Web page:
South Africa's elite police unit said today that it was investigating a journalist at the request of the country's spy agency after he made corruption and tax avoidance allegations against President Jacob Zuma.
In "The President's Keepers", released last month, Jacques Pauw paints a vivid picture of Zuma's scandal-tainted presidency including details of how he allegedly packed the State Security Agency (SSA) with loyalists.
The Hawks investigative unit is now considering what charges could be brought against Pauw over his allegations of corruption and misconduct at the top of South Africa's political and security apparatus.
"Based on (the investigation)... we will be able to know who has to be charged or if there are no charges that can be laid against him," Hawks spokesman Hangwani Mulaudzi told the eNCA news channel.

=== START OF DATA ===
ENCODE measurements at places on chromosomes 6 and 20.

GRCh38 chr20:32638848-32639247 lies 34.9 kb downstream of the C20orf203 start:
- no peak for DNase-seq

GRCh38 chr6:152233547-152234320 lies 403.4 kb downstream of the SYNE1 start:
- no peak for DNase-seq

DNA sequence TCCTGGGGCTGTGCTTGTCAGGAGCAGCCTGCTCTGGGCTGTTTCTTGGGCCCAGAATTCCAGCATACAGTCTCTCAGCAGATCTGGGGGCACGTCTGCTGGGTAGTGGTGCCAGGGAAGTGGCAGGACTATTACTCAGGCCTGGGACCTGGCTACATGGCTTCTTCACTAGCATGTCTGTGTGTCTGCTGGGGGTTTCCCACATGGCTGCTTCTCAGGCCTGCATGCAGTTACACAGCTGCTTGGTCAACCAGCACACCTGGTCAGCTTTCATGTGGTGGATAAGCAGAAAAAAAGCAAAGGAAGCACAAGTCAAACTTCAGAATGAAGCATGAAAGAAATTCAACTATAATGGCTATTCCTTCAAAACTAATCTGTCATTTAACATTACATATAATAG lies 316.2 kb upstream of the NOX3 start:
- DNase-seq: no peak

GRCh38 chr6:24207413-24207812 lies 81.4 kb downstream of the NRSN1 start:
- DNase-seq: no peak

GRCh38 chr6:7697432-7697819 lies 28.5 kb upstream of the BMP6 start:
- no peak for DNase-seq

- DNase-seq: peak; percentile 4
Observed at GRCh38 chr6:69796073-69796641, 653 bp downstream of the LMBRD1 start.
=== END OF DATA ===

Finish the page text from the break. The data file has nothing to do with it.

"It is public knowledge that SSA are the ones who opened the case."
The SSA last week threatened to seek a banning order for the book, which it claims discloses "the identities of the many members and sources of the agency" and its "intelligence collection methods".
Pauw's work also chronicles how Zuma has purged his adversaries in the political and security establishment since coming to power in 2009.
"I have not revealed any state secrets and have not endangered any operations that are genuinely in the interest of national security," Pauw wrote in the book.
"What I have revealed is an orgy of depravity and venality.
(This story has not been edited by Business Standard staff and is auto-generated from a syndicated feed.)